Regarding the smoothness, the newest Golf VGT is a good car to use. But don't actually drive it anywhere. Hold the handbrake on and gently rev the engine, with minimal throttle input. Note how subtle and gradual the changes in timbre are across the rev range. Then gradually increase the throttle inputs and notice the changes: there's the effect that the rasp generator is having. It's best to use the "bumper" view for this.

    If you try it whilst driving, the speeds where such small throttle inputs are workable result in the classic GT "concept car" drivetrain oscillation problem (present since GT2 at least; watch the speedo). That oscillation colours the sound too much, and the real sound of the synthesis "generator" step cannot properly be heard. You can probably do this with the other cars.
     
    gabe331 likes this.
  27. matherto

    matherto

    Messages:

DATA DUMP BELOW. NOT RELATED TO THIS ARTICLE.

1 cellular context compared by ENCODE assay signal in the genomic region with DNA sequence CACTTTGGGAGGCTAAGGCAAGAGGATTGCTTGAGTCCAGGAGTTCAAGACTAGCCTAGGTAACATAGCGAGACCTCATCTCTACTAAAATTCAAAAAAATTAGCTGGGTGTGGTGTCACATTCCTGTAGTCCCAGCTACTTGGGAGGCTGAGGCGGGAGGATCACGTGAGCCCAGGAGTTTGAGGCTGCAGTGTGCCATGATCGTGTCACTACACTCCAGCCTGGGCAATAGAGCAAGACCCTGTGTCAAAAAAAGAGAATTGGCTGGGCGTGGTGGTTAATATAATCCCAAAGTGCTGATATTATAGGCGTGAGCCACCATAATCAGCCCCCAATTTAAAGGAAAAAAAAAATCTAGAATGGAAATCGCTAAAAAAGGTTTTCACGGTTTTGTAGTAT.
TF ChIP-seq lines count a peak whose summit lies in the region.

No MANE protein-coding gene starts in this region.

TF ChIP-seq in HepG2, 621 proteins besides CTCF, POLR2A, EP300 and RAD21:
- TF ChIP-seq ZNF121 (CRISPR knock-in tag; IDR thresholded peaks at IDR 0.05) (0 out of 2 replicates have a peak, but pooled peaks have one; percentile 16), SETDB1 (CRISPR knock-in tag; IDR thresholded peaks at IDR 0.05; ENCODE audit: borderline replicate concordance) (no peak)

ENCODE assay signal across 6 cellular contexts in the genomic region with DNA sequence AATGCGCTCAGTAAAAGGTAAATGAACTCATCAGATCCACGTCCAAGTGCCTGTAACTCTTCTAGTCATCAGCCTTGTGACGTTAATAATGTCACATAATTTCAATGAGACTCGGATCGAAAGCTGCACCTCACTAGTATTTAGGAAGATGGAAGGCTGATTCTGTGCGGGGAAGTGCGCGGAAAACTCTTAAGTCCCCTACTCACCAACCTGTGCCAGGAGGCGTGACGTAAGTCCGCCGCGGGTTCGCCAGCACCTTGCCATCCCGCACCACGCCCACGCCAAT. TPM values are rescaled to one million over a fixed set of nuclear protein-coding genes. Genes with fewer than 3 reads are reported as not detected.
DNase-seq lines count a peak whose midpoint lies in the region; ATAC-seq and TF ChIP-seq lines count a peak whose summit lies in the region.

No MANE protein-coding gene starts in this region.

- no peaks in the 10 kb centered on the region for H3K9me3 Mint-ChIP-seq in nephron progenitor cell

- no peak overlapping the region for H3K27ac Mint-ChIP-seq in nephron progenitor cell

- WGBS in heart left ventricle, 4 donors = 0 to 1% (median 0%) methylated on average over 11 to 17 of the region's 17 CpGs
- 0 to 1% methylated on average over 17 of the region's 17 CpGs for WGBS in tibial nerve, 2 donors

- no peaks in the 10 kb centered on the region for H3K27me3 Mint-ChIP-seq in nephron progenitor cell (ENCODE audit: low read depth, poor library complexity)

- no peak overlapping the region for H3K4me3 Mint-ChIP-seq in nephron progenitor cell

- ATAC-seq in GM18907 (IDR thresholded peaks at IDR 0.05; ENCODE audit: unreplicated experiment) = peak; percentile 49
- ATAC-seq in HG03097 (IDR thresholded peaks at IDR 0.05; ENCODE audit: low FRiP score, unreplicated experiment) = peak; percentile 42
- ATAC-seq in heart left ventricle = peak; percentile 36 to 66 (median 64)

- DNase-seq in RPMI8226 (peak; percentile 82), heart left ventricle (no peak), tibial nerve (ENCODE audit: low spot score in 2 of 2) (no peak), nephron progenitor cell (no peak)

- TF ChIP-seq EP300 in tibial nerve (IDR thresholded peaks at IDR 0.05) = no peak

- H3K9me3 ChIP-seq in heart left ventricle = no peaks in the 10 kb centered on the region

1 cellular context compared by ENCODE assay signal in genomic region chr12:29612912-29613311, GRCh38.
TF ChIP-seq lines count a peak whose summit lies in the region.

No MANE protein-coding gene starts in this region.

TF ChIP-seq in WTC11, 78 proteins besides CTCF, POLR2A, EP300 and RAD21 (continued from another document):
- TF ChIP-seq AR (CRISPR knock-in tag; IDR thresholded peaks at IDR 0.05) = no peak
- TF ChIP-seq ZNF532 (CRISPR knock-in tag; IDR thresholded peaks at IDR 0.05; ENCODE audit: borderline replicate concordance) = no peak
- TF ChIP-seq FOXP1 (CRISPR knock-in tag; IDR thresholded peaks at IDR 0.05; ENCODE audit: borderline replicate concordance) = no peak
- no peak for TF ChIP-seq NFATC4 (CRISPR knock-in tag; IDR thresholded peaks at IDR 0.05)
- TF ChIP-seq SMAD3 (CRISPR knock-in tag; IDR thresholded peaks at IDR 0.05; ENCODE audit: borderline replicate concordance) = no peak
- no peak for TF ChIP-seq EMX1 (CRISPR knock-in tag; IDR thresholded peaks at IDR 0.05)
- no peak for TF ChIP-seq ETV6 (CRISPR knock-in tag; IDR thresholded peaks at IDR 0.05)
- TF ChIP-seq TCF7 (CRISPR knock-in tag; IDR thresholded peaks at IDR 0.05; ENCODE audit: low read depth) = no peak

426
    Every car sounds like it's being revved in an empty room currently. So much odd echoing.
     
    Fat Tyre likes this.
  28. Griffith500

    Griffith500

    Messages:
    8,436
    That's the cabin reverb effect. It is a bit odd. It works better for the AES cars, but it still needs fleshing out a bit.

    The interior mixing is quite tricky to do using "exterior" sounds (recorded or generated equally so), generally. You effectively need a separate "reverb" for each source, because they're located in different places on the car.

    We can expect improvements to that aspect on PS4.
     
  29. bolegna

    bolegna

    Messages:
    4
    Location:
    Canada
    I love GT but this quote really worries me - the quality of GT6 sound is frankly rubbish. If they only make the sound great it will be by far the best racing game out there!!!
    "Yamauchi further stated that the audio quality for Gran Turismo 6 is already good but they have made it even better with Gran Turismo 7"
     
  30. Griffith500

    Griffith500

    Messages:
    8,436
    Out of context quote is out of context. Where did you get it?

    What does he mean by quality? Quality generally does not refer to the creative / artistic aspects of sound production, and so is not really a subjective issue.

    Kaz is right, the audio quality in GT6 is second to none. But the frozen artistic direction within that high quality framework is what has caused all the problems.